In 1992, I got selected to participate in Mr. Asia that was held in Indonesia. There was lot of confusion about the trip. I was playing cricket on this particular day when I was summoned and told that my visa and tickets were ready! I had only three weeks to get ready and was not prepared at all. Had I been given at least six to eight weeks, I would have placed in top three for sure. I ended up in seventh place.
TM: When did you retire?
M: Much later. I placed second in Senior Nationals in 1993 in 75 kg category and third in 1994.
In 1994, as a challenge, I competed in Mr. Services in 80 kg category and beat B.D. Roy, a very senior champion and kind of superstar among Services bodybuilders! That was a very big challenge and I won that, coming in very muscular, not fat or bloated.
I won the ‘Most Muscular Man of Services’ again in 1996 and placed third in Nationals the same year. In 1997, I was fourth in Nationals. I knew that my body needed a break. I did not compete in 98, 99 and 2000. I opted out of Services, came to Chennai in 2001 and started a gym called Soldiers Gym.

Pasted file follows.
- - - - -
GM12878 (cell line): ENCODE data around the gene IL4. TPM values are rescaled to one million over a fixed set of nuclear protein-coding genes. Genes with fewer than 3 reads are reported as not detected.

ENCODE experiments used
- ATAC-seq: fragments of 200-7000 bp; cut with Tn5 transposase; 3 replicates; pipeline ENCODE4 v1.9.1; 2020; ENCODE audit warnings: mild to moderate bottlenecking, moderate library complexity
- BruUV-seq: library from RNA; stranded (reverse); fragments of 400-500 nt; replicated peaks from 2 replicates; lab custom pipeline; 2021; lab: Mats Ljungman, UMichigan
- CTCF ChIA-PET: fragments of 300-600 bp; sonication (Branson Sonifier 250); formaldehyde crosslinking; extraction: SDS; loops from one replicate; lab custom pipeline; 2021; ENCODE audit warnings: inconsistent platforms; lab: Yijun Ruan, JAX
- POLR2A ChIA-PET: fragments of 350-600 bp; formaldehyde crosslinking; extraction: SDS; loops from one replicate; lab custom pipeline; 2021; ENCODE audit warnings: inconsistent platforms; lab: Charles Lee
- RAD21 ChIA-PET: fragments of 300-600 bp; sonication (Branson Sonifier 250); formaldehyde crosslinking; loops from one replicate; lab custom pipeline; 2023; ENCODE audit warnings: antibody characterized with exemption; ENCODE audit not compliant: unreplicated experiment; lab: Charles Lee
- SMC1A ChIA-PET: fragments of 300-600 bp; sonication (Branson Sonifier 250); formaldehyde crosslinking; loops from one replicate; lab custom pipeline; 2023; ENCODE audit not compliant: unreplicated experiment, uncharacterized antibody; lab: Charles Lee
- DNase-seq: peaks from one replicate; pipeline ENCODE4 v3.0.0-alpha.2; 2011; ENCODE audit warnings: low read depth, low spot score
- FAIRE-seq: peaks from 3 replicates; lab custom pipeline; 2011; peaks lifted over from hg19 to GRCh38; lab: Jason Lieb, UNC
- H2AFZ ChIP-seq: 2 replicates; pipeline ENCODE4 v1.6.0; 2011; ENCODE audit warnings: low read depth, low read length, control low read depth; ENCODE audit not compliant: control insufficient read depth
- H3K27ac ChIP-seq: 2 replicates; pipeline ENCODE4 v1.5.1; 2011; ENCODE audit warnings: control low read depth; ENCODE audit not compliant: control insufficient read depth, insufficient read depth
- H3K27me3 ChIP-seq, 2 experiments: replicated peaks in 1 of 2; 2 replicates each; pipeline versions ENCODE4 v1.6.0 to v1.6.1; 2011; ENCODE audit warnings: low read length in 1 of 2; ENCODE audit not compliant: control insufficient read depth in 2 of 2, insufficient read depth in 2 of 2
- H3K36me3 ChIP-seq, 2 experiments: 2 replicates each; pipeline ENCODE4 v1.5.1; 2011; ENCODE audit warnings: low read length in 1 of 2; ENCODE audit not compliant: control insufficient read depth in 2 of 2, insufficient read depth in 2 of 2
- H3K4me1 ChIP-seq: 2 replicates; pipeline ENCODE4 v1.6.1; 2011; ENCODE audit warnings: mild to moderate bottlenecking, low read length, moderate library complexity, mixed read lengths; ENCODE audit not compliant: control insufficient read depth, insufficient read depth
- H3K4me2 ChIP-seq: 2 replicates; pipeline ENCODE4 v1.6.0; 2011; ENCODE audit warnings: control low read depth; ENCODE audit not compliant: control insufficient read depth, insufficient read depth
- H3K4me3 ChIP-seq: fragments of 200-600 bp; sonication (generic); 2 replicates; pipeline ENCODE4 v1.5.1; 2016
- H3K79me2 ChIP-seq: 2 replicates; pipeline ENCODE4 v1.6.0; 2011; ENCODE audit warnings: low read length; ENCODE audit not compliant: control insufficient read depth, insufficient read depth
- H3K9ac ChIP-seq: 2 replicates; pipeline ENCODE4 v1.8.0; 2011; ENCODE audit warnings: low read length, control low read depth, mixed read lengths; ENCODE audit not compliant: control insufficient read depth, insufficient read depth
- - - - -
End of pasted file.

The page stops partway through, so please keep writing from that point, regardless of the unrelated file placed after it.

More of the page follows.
I entered Mr. South India in 2002 in 75 kg category and won. I placed third in Federation Cup the same year and also in 2003 Nationals. I conducted a few city-level and State-level meets on a grand scale to popularise the sport.
I met film star Sarath Kumar in 2004 and he made me his trainer. I then retired from competition and started working with him. We have done five films together.
Now, I train businessmen, policemen, champions and up-and-coming film stars.
TM: Oh my god!!! Three pages of our writing pad are full, jotting down your competition history. How is it that you are not seen much in the media despite all these accomplishments?
M: Honestly, this is my second interview ever. I don’t crave for publicity. I did what I loved and I am content….and…I also intend competing in the masters division sometime…maybe next year…let’s see.
TM: How did you train while you were competing?
M: I used to train on a double-split routine. I worked out three days and took a day’s break (3-on, 1-off schedule).
I used to ride a bicycle to buy provisions for the Army, which was part of my duty. That was cardio in one way. Besides, I also used to sprint at least twice a week and go for swimming. I never got fat in the off-season, only a bit smooth. I could get ready for a show in 45 days. During contest time, I used to sprint, swim and also go trekking every day.